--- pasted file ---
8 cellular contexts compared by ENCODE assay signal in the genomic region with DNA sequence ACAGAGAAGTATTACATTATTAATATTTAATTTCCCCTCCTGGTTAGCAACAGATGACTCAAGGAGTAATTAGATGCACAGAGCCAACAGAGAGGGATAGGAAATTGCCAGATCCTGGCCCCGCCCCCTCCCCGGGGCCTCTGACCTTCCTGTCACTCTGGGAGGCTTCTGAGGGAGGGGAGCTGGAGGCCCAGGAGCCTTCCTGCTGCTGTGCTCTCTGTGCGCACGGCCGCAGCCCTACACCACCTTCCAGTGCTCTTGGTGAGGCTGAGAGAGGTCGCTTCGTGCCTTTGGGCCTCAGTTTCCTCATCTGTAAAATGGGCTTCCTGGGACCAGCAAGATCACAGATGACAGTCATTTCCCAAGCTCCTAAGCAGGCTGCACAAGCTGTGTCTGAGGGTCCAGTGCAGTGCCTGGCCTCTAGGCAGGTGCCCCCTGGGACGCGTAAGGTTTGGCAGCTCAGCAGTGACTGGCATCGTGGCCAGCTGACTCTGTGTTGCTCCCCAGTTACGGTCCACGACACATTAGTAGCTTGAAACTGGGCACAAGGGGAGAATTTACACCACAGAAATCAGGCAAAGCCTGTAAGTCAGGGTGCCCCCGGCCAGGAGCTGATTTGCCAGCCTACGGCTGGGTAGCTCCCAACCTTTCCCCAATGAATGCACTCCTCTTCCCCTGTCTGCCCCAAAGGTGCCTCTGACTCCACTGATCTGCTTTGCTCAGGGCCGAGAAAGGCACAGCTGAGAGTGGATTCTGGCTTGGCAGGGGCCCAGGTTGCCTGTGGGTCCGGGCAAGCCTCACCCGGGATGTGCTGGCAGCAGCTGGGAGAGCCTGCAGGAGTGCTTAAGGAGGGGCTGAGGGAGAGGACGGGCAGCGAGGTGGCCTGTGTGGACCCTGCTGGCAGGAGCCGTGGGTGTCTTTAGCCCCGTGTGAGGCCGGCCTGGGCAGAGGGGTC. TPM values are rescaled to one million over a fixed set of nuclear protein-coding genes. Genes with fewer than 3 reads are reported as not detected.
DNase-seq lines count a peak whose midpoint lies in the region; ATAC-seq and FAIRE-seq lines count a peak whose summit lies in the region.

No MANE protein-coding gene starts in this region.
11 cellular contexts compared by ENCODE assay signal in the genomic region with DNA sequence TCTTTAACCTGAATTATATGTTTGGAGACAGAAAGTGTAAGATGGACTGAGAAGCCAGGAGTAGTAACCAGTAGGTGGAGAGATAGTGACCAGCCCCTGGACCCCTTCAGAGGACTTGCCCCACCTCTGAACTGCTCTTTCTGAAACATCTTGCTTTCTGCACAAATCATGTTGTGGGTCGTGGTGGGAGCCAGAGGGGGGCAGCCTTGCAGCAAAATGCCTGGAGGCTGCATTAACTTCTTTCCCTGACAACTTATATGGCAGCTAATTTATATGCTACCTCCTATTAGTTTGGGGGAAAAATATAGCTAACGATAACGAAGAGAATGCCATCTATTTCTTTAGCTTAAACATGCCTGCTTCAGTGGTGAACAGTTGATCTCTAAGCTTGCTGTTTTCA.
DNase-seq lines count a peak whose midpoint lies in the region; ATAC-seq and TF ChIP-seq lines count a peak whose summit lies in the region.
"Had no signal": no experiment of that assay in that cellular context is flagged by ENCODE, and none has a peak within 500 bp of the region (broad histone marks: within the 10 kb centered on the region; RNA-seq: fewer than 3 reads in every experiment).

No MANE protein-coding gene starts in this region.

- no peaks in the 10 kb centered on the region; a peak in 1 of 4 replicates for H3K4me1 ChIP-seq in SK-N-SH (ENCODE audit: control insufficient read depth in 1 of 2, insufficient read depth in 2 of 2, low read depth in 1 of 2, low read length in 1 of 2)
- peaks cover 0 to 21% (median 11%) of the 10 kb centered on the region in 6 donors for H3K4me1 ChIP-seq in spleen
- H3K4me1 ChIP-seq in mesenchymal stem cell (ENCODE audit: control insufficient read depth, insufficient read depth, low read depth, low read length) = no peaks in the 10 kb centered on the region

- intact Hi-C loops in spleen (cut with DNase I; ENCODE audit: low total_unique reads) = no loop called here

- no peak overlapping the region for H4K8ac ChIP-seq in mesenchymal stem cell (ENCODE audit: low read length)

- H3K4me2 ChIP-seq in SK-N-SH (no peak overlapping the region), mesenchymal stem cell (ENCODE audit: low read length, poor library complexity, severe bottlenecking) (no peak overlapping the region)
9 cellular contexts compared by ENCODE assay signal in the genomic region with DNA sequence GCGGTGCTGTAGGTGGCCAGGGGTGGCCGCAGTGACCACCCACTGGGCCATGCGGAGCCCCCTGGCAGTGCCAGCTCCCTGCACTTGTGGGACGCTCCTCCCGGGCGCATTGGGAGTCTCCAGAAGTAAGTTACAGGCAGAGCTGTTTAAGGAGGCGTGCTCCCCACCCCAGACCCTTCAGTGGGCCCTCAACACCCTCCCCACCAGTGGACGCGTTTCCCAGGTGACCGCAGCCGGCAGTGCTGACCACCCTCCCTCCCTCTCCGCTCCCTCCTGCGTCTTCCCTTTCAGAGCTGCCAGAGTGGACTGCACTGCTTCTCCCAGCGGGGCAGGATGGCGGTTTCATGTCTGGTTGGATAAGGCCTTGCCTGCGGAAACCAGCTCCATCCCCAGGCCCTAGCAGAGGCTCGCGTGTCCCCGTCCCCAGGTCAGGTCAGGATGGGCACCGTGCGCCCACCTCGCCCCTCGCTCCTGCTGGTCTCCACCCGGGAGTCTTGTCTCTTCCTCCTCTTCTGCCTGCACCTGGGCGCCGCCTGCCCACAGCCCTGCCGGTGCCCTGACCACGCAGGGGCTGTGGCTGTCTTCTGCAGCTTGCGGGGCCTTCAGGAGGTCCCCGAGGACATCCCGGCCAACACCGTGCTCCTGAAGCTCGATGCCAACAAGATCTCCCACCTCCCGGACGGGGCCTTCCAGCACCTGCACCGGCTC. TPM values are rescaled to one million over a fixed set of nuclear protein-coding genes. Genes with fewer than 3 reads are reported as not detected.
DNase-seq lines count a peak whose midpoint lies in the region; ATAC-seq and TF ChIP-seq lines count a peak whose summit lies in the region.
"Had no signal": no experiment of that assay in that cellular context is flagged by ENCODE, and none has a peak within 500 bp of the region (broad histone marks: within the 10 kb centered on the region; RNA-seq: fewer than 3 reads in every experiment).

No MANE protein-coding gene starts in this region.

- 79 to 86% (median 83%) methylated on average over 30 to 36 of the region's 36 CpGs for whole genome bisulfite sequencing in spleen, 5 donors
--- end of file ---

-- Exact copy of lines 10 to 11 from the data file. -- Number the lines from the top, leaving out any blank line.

- H3K4me1 ChIP-seq in mesenchymal stem cell (ENCODE audit: control insufficient read depth, insufficient read depth, low read depth, low read length) = no peaks in the 10 kb centered on the region

- intact Hi-C loops in spleen (cut with DNase I; ENCODE audit: low total_unique reads) = no loop called here